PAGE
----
Hellooooo, power couple!
By Lo Sharkey
When I got married, my groom and I wore matching white suits and ties (including inscribed white Converse high tops). Our parents walked each of us down the outside aisles simultaneously until we all met in the middle at the altar. My friend who married us concluded the ceremony with “You may now kiss the groom.”
So it should come as no surprise that I kept my last name.
As a modern feminist, there was no way I was going to submit to the anachronistic, sexist tradition of taking my husband’s last name. Plus, my name was way cooler than his: Sharkey vs. Cavella? Come on, there’s no contest. If anything, he should have taken my last name and become Mr. Sharkey.
But once we started to spawn, we wanted to simplify. We’d retain our last names for our respective work purposes, but for family affairs we wanted to be a united front. If he wasn’t going to take my last name (because why should either one of our names get special preference?), then we needed another option. For us, merging was the most elegant solution.
Unfortunately, Sharkey and Cavella do not combine in many flattering ways. Sharkella? Cavarkey? Sharvelley? A frontrunner for a while was the simple Ca + Sh, but the references to both money and the iconic country singer didn’t really match our style.
In the end, we took the first three letters from my last name, the middle four letters of his, and then threw in the second to last “e” from mine to create “Shavelle.” It flows, it’s easy to pronounce, and its creation reflects the egalitarian nature of our partnership and parenthood.
So let me elaborate on why I think you, too, should merge when you marry:
1. This is 21st-century America.
No longer is marriage a patriarchal business transaction of property and possessions, from one male head of household to another. Marriage is about the union of equals. Let your last name reflect that.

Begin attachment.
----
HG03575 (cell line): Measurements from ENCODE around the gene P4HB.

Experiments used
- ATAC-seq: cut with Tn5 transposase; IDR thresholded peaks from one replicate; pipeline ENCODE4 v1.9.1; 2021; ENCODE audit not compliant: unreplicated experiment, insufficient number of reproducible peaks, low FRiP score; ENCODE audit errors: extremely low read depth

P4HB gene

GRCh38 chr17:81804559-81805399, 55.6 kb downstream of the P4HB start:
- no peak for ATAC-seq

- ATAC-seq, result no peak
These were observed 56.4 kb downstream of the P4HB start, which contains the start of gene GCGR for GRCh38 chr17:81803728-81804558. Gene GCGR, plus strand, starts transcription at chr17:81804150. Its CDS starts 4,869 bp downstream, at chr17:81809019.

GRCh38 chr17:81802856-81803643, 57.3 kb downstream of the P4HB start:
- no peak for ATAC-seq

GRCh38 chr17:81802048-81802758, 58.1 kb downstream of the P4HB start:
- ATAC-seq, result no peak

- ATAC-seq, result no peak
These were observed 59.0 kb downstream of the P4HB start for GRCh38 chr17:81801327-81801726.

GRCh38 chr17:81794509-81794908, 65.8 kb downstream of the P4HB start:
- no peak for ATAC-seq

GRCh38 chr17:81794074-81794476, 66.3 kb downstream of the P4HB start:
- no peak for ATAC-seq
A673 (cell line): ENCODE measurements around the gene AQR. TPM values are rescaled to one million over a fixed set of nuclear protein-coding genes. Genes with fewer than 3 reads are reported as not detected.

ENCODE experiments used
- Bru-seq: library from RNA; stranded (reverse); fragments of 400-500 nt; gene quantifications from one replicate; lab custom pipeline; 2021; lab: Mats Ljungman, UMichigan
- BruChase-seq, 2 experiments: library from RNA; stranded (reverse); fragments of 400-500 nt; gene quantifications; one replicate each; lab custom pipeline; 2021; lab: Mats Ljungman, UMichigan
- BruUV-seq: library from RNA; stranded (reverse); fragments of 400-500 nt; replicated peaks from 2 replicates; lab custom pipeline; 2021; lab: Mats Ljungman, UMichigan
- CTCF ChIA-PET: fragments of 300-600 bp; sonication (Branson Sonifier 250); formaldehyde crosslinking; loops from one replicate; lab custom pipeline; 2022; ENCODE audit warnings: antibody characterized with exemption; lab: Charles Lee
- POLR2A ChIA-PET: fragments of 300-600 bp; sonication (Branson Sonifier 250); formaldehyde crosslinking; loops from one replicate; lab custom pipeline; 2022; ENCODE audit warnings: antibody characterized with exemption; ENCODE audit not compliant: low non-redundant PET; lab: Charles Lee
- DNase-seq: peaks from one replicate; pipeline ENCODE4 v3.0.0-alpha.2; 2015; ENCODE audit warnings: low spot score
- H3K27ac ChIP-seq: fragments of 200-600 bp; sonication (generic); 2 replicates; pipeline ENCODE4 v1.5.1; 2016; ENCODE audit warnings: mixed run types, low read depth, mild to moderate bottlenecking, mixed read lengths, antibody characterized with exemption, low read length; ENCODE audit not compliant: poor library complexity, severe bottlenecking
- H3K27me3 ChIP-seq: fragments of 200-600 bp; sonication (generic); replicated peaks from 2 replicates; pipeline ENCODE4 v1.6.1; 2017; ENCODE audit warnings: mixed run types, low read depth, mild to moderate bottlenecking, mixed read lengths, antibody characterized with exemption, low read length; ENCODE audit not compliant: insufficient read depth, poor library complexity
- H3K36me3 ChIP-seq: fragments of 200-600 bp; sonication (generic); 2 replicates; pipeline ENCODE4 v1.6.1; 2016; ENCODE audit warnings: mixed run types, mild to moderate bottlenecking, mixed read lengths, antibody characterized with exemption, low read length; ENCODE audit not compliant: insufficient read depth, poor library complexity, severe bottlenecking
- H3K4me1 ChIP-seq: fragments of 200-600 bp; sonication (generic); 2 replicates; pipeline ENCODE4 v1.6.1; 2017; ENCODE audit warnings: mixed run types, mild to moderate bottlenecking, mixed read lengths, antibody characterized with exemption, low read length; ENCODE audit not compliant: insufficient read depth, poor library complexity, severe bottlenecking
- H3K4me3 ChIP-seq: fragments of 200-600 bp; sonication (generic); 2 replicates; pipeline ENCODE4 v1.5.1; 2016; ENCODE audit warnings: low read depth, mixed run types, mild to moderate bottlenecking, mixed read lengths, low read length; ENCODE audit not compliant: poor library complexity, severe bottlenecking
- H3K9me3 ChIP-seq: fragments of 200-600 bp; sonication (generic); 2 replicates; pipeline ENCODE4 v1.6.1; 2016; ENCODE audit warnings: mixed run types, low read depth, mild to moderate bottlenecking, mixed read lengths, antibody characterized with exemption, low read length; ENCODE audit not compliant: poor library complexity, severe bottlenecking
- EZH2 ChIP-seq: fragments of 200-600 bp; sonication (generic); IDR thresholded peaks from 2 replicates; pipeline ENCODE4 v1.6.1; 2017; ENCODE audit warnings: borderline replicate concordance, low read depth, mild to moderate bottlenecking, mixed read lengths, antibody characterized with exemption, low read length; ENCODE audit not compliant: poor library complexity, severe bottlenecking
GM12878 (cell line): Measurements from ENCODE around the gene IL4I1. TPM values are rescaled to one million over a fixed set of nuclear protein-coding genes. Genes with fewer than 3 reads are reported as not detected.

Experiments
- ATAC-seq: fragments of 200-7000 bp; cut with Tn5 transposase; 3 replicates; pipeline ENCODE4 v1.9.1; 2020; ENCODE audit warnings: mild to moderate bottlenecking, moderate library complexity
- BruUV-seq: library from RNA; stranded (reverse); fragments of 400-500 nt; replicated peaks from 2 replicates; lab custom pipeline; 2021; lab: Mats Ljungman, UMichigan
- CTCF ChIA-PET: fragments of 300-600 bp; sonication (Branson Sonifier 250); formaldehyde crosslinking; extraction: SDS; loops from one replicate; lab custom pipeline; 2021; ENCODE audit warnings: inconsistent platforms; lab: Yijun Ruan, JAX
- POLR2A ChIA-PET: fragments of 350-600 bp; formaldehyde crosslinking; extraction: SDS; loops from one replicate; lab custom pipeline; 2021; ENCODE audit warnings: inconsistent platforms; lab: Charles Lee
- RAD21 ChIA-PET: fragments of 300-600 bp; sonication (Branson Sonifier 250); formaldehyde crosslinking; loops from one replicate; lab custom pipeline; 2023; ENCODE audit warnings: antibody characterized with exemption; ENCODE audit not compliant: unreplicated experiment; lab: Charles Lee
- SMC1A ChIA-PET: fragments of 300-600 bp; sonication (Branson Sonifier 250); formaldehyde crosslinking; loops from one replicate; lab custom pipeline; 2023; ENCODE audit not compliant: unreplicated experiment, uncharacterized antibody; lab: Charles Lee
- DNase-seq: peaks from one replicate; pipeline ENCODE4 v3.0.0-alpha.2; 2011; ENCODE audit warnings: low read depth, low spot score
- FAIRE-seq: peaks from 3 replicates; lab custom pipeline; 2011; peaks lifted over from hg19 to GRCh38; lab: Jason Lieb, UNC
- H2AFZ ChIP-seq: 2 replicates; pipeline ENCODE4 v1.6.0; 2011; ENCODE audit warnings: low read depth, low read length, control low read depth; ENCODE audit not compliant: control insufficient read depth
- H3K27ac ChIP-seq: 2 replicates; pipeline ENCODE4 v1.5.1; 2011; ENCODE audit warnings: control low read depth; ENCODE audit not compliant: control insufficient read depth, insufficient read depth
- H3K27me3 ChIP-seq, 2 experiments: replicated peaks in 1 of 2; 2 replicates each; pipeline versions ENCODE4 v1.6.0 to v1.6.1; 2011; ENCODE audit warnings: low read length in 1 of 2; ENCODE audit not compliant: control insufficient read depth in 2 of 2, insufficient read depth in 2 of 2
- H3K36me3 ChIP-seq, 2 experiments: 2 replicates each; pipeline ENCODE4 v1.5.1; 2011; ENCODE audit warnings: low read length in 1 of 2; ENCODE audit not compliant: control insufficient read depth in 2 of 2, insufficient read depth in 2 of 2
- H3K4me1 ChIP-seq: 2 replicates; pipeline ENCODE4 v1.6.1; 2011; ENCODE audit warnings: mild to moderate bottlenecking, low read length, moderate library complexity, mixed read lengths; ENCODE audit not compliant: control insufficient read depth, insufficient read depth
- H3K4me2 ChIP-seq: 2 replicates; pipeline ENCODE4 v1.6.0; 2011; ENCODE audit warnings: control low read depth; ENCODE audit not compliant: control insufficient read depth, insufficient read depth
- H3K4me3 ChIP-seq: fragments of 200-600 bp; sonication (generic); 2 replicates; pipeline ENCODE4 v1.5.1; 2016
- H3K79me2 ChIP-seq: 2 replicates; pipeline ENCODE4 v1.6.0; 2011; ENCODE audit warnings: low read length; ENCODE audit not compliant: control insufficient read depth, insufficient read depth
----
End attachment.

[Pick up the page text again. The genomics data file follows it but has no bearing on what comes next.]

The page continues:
2. If you’re starting a new family by having or adopting a child, why not create a new family name?
In the case of hetero reproduction, just as you’re merging your DNA to create new life, you merge your last names to create a new nuclear family name, one that serves its purpose until an adult offspring flies the coop, gets hitched themselves, and creates their own unique modern moniker. You each get to retain a part of your original selves. And family trees can still be observed and recorded — if it worked when one family name (hers) was discarded in marriage, it can work when both family names are, too.
3. With a little creativity, you can create a name that’s cooler and more pleasing to the ear than either of your original last names.
Let’s be honest: some last names are just really unfortunate. I had a friend in elementary school with the last name Windshittle — and she was teased mercilessly. You can take the best of both words and make something better. Or just start from scratch.
My step-mother actually suggested, “If you’re bothering changing your last names, why not choose something like ‘Rockefeller’ or ‘Cabot’?” You don’t have to be that image-conscious, but you can choose a name that reflects your values or heritages or tastes. For instance, if my husband and I had been big “Ring of Fire” fans, Cash would have been perfect.
4. Merging is a great option for homosexual couples who don’t have (ridiculous) tradition to fall back on.
Plus, stereotypical gender roles may operate less in their relationships, so an option that ignores gender inequities and embraces equality is preferable.
5. Merging last names avoids the various problems of other alternatives.
Hyphenation is untenable long-term, creating longer and longer last names that quickly become ridiculous. Merging allows names to remain simple and easy to pronounce.
Keeping your own names results in confusion when you have kids: not only do outsiders not know what to call the various members of your family, but you may inadvertently suggest to your children that they’re more closely connected to one parent over the other. Merging into a single name creates familial cohesion and unity when it matters most, i.e. during the upbringing of kids.
If you opt to take one name over the other, the person giving up their name may feel like they’ve sacrificed some of their identity and given more power and authority to the partner with the preferable name. Merging names is egalitarian.
This article was originally published at Em & Lo. Reprinted with permission from the author.